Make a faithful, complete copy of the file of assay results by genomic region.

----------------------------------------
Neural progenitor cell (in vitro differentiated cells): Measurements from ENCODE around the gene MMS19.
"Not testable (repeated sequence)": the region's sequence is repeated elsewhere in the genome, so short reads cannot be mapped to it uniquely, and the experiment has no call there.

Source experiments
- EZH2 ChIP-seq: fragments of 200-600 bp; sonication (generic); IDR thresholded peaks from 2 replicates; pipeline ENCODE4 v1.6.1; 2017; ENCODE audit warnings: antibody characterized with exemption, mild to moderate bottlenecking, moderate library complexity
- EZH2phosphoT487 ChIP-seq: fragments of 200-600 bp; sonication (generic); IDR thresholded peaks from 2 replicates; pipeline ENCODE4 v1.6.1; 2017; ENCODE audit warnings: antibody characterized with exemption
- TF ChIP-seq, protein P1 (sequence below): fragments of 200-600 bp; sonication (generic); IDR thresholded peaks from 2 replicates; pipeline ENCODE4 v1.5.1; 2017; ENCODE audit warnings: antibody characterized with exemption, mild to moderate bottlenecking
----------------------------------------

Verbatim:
Neural progenitor cell (in vitro differentiated cells): Measurements from ENCODE around the gene MMS19.
"Not testable (repeated sequence)": the region's sequence is repeated elsewhere in the genome, so short reads cannot be mapped to it uniquely, and the experiment has no call there.

Source experiments
- EZH2 ChIP-seq: fragments of 200-600 bp; sonication (generic); IDR thresholded peaks from 2 replicates; pipeline ENCODE4 v1.6.1; 2017; ENCODE audit warnings: antibody characterized with exemption, mild to moderate bottlenecking, moderate library complexity
- EZH2phosphoT487 ChIP-seq: fragments of 200-600 bp; sonication (generic); IDR thresholded peaks from 2 replicates; pipeline ENCODE4 v1.6.1; 2017; ENCODE audit warnings: antibody characterized with exemption
- TF ChIP-seq, protein P1 (sequence below): fragments of 200-600 bp; sonication (generic); IDR thresholded peaks from 2 replicates; pipeline ENCODE4 v1.5.1; 2017; ENCODE audit warnings: antibody characterized with exemption, mild to moderate bottlenecking